The Senate voted on nearly 200 bills and then adjourned for the week a few hours ago. The only bill a reporter asked my opinion on was SB 51. “Why did I vote against it?”
SB 51 addresses a certain category of whistleblowers. Having held this title for my efforts back in 1994, you should know that I like whistleblowers very much. Earlier this year, I wrote a bill to protect whistleblowers in college who were being persecuted, vilified and punished for their political beliefs by college professors and administrators. This was a very real problem in my district. See Senate Bill 677, the Student Whistleblower Protection Act.
Incidentally, my bill died at the hands of the legislator who authored SB 51, and she was the only opposing vote on SB 677 (it received 2 votes, but the other Senate Judiciary Committee members abstained). You’ve got to love the ironies up here in Sacramento (see MOORLACH UPDATE — Senate Bill 677 — April 6, 2017 and MOORLACH UPDATE — Whistleblower Protection Prevented — April 26, 2017).
While the reporter accurately reflects my comments, focusing on my concerns that there were negative fiscal impacts of the state of California absorbing work undertaken by the federal government, it must also be said that my legislative colleagues need to be a little more circumspect and less reactionary in the work we’re doing in the state capitol. SB 51 is another bill in a long list of anti-Trump measures that has no real bearing on fixing our poorly run state.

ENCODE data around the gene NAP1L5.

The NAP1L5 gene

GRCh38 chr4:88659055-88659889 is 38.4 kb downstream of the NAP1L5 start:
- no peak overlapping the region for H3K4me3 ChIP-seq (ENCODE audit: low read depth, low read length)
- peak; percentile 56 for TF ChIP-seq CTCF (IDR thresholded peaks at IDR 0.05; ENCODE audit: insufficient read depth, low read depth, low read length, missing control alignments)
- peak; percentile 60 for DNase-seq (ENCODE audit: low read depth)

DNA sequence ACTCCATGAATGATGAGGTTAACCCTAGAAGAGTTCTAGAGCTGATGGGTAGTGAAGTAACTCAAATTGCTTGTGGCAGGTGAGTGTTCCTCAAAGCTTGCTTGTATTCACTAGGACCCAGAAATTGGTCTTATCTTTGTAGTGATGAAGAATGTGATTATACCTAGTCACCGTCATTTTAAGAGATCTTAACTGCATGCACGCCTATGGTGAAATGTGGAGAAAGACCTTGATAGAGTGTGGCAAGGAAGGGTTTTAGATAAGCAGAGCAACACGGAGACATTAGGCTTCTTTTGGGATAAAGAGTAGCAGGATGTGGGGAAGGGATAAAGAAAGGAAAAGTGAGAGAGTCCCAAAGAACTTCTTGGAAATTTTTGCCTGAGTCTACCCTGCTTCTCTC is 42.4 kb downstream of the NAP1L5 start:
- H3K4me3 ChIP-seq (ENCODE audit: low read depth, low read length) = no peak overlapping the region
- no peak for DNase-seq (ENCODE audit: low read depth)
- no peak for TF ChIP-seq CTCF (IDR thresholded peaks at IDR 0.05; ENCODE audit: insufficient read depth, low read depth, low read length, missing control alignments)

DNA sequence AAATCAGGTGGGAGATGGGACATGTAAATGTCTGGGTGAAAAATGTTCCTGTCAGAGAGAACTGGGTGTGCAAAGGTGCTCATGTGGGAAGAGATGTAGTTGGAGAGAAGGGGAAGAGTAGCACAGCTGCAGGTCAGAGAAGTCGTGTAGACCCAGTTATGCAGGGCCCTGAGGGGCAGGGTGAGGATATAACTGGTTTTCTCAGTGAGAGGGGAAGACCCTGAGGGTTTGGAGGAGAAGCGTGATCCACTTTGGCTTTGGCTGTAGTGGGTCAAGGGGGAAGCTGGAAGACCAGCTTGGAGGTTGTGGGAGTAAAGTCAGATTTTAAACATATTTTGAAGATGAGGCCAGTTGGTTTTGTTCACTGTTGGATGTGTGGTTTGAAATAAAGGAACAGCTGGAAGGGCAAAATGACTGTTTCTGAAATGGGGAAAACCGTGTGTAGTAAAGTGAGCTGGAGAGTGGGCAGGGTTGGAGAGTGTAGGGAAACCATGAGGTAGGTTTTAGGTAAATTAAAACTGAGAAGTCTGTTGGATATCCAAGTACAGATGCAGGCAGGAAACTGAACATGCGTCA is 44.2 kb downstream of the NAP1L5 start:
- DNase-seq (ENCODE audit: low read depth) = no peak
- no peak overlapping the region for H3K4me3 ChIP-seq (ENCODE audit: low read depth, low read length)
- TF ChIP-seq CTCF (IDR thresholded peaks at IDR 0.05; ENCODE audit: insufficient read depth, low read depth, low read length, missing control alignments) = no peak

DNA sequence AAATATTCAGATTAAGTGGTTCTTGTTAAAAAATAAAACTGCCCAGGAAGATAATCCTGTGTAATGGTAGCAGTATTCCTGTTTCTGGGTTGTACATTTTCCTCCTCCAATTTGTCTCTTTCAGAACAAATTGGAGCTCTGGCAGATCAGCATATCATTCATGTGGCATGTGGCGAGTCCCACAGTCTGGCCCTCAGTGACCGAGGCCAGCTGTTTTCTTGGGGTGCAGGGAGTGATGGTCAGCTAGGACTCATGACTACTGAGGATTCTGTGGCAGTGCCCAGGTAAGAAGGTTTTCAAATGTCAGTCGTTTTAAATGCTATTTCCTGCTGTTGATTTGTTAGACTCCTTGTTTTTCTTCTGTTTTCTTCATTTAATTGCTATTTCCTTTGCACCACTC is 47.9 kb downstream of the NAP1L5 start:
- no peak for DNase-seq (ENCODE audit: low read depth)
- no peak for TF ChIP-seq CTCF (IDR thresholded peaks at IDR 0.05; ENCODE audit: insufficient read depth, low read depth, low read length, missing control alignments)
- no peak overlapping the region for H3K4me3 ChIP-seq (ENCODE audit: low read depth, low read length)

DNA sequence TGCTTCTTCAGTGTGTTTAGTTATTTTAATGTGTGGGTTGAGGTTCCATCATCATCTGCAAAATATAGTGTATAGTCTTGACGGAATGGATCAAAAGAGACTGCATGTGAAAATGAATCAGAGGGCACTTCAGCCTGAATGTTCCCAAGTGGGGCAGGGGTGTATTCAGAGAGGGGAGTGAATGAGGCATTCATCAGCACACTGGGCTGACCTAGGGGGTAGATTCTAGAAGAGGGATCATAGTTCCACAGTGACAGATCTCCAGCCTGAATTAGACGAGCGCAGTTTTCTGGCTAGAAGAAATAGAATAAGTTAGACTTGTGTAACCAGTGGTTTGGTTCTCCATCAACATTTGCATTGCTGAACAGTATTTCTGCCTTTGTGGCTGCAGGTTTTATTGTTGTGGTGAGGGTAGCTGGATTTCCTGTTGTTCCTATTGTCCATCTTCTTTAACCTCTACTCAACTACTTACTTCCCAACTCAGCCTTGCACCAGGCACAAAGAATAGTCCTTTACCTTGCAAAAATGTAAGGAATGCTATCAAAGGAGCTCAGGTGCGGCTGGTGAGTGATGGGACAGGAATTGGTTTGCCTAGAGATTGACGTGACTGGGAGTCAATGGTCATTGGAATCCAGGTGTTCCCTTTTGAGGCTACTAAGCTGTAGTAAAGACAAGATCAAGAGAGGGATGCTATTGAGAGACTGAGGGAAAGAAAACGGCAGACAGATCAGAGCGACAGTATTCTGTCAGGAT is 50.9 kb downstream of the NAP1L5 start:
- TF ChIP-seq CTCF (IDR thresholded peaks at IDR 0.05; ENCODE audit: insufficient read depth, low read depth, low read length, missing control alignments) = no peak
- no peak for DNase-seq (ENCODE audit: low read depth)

Yes, we need courageous people to stand up when government messes up, which is often enough. However, a new federal Administration has the ability to run its websites as it sees fit as long as it obeys all relevant public information and transparency laws.
In all seriousness, while this may be a problem for some, pulling politically controversial links claiming “scientific consensus” on climate change off of a federal government website does not rise to a level of concern for me. As far as I can tell, the information hasn’t disappeared and is available to those that need it. Indeed, all of the scientific data prepared by scientists, often with government grants in government institutions or institutions of higher learning, is redundantly saved and shared in numerous places and any concerns of it being lost are absurd and rise to the level of hyperbole. I tried to address this issue during the very predictable debate over cap and trade on my website, as I prefer providing more information to you, rather than less.
The Mercury News provides my response in the piece below. Next week we’re anticipating going through more than 300 more bills. The fun life continues.
California passes bill to
protect scientific data from
By kmurphy |
Bay Area News Group
Soon after President Donald Trump’s inauguration, a page on climate change vanished from the White House website, sending a chill through the scientific community.